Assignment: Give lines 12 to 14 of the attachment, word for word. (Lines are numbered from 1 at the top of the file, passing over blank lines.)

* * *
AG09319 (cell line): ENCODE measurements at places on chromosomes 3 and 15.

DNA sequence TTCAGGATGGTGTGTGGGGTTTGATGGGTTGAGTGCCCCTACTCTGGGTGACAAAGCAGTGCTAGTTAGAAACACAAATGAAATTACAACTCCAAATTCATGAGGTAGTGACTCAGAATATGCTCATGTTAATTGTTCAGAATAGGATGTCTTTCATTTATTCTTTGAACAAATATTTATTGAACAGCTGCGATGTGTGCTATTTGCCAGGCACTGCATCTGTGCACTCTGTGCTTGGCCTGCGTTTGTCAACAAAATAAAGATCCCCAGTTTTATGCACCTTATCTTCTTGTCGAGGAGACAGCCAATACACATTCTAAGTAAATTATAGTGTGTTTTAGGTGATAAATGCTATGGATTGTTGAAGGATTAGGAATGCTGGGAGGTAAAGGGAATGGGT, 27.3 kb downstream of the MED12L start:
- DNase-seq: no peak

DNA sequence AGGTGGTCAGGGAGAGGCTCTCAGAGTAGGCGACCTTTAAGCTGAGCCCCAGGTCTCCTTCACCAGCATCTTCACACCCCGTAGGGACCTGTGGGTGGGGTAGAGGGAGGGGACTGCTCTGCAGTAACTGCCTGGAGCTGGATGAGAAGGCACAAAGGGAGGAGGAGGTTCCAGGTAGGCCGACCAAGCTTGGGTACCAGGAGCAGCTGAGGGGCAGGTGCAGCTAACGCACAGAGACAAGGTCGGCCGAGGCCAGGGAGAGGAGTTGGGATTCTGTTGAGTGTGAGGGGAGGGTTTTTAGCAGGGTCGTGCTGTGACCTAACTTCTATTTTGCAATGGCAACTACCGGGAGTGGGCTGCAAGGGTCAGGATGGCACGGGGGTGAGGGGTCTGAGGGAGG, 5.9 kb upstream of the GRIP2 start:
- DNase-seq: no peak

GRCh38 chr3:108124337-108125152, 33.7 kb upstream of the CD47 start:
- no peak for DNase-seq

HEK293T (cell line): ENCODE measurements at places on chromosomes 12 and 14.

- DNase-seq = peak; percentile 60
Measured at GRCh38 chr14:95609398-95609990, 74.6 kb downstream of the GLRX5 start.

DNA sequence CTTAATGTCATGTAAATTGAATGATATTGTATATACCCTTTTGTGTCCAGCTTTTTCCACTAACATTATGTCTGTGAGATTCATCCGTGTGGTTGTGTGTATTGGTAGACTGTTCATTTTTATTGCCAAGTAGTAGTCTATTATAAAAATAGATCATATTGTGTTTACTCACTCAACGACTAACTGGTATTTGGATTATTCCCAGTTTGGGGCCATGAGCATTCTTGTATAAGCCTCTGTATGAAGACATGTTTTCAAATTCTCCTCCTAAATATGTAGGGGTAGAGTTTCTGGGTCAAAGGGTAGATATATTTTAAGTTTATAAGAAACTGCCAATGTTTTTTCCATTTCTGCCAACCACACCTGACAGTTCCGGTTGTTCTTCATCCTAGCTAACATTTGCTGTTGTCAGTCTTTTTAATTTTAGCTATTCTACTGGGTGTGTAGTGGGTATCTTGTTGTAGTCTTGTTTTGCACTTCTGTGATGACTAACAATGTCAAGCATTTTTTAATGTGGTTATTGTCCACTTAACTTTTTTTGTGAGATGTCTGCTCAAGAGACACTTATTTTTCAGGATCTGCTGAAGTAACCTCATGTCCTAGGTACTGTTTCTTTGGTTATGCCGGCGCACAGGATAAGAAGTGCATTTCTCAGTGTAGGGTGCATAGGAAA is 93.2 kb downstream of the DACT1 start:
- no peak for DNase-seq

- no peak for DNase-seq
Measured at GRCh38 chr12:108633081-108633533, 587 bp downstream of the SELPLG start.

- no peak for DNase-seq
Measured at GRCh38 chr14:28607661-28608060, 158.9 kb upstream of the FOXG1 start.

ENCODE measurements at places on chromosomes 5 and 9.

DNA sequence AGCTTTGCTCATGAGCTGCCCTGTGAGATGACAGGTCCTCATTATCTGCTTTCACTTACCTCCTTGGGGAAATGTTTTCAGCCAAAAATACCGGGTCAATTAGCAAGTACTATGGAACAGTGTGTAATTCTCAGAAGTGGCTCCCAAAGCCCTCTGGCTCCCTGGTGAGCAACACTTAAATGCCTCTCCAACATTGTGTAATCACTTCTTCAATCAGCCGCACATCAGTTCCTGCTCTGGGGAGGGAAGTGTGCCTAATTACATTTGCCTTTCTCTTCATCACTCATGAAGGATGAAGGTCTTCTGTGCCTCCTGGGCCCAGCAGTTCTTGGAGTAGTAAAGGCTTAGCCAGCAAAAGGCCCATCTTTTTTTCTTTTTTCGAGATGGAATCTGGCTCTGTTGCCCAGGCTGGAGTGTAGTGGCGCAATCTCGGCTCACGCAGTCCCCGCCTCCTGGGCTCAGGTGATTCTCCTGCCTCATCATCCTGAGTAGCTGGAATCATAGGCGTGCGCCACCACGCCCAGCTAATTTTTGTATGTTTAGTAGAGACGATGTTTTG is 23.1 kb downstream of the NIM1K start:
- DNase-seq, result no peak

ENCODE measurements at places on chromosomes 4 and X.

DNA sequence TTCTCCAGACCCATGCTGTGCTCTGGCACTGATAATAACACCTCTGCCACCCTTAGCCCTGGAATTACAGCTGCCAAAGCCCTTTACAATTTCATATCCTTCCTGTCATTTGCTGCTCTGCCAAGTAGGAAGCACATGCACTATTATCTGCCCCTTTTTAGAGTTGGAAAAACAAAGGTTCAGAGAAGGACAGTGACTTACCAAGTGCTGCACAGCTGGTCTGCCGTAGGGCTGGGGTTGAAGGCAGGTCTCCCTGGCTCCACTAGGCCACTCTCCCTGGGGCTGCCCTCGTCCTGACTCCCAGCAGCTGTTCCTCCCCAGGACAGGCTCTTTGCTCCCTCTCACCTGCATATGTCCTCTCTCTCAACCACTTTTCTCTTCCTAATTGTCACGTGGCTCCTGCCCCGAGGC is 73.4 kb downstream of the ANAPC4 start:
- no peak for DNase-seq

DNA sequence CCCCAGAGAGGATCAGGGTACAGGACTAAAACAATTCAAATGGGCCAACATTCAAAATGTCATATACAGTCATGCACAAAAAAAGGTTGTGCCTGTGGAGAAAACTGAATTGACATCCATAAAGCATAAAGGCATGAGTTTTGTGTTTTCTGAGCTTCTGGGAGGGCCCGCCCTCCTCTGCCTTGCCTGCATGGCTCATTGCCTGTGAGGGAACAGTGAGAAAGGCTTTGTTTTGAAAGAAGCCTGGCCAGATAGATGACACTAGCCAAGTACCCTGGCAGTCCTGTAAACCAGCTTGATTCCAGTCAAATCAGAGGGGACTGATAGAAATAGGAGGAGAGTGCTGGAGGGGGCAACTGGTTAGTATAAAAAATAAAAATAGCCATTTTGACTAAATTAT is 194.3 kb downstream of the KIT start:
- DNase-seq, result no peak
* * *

- no peak for DNase-seq

- no peak for DNase-seq
Measured at GRCh38 chr12:108633081-108633533, 587 bp downstream of the SELPLG start.